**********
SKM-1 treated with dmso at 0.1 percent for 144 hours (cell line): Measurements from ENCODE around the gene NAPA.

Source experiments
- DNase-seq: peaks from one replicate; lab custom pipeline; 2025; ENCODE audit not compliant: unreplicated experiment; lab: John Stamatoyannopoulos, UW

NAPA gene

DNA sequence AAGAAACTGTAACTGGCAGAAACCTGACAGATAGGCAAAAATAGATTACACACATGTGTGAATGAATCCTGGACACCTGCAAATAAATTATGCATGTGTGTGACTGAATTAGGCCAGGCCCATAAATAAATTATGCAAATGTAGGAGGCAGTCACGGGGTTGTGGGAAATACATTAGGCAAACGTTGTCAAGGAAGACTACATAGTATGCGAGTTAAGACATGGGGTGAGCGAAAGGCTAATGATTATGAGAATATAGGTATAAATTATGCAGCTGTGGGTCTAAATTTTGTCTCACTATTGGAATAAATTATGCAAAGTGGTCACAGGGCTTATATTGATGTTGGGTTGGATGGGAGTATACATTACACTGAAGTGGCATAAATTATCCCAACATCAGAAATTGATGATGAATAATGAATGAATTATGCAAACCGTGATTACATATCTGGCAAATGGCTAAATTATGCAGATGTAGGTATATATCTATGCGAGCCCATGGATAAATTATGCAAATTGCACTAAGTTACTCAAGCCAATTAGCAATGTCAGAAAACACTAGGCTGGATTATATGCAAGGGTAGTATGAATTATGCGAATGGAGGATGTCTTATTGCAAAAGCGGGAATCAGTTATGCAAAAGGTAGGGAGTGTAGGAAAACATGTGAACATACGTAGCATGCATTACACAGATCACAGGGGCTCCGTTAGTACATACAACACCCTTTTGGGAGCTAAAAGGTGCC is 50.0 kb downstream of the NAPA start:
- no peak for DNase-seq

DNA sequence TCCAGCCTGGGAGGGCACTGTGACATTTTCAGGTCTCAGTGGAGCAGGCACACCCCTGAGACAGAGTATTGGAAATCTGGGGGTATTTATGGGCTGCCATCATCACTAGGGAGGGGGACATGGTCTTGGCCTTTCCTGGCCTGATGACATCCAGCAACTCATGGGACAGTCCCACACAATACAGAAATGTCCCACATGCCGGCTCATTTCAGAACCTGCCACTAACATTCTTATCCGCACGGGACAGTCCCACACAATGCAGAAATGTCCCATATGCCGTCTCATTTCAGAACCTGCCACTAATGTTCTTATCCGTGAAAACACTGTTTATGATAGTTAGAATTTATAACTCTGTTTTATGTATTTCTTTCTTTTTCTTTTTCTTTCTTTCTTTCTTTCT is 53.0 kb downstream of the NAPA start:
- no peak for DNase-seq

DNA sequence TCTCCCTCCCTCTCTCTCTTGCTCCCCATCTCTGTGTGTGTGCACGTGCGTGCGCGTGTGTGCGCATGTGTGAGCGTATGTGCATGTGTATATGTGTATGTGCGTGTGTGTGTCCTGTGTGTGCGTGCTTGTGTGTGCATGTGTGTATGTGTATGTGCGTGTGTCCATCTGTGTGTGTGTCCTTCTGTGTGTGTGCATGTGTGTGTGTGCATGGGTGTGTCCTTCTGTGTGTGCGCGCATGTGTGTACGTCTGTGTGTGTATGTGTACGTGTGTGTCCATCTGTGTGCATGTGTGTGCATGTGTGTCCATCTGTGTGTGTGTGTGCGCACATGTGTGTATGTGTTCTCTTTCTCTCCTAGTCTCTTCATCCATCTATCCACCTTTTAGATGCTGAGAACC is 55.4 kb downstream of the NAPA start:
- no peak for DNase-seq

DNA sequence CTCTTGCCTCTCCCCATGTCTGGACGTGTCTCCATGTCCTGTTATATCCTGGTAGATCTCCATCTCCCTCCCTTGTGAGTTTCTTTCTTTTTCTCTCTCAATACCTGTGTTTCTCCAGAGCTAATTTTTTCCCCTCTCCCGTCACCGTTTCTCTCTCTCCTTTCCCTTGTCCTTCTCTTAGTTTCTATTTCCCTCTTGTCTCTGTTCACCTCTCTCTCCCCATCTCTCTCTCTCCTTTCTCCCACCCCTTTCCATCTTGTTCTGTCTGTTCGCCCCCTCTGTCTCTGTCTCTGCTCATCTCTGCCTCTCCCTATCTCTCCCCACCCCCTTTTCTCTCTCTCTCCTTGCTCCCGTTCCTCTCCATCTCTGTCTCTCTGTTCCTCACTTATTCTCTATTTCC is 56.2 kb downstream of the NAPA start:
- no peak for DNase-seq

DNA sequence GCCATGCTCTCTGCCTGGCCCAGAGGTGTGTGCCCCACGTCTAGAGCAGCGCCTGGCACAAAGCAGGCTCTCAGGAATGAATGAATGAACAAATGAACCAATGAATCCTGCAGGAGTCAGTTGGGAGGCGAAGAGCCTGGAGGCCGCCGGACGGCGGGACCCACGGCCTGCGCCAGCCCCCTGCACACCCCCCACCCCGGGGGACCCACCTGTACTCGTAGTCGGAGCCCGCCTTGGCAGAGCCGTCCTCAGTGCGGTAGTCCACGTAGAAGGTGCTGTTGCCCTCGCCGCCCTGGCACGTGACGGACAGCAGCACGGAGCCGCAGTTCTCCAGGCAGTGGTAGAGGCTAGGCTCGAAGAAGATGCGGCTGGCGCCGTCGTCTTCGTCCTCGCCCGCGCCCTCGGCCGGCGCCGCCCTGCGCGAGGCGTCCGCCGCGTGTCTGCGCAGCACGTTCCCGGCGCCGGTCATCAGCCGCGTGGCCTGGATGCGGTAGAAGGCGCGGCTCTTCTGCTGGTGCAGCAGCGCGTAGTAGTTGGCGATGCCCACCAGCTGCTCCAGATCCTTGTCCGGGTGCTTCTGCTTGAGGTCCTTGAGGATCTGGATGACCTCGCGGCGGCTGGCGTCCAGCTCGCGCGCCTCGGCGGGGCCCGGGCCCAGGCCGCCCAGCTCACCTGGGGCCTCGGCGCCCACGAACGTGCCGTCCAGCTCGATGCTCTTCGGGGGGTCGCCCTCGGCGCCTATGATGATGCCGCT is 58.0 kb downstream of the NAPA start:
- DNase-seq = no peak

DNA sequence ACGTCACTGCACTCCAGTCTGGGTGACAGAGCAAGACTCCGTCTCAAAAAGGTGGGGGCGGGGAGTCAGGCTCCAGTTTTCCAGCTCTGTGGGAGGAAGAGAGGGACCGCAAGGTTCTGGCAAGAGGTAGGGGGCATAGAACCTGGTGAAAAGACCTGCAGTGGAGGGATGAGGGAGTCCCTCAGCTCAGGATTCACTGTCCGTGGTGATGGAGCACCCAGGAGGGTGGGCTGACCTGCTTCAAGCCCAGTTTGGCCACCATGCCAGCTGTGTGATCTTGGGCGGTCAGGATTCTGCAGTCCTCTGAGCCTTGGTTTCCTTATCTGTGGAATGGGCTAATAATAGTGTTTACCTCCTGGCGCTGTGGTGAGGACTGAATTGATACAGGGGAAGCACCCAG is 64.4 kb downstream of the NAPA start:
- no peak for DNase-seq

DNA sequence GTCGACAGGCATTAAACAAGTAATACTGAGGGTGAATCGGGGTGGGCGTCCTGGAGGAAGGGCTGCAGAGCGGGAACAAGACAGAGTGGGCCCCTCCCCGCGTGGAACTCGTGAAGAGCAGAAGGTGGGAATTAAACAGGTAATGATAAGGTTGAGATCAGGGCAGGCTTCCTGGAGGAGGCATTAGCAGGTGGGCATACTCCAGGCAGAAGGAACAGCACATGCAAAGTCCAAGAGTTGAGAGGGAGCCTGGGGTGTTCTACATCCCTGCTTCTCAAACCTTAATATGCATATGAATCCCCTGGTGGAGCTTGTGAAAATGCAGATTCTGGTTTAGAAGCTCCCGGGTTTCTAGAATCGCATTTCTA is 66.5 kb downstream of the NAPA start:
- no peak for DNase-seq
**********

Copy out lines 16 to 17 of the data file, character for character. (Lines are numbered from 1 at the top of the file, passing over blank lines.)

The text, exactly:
- no peak for DNase-seq

DNA sequence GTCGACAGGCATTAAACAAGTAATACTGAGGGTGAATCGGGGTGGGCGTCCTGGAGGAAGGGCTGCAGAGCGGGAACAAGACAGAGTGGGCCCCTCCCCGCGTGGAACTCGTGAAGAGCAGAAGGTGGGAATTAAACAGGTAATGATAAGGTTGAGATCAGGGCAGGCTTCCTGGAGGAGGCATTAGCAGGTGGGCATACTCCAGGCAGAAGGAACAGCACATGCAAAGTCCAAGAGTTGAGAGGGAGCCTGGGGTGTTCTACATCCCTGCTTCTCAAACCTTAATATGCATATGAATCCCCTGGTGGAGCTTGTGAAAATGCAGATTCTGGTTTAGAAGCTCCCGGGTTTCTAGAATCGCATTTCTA is 66.5 kb downstream of the NAPA start: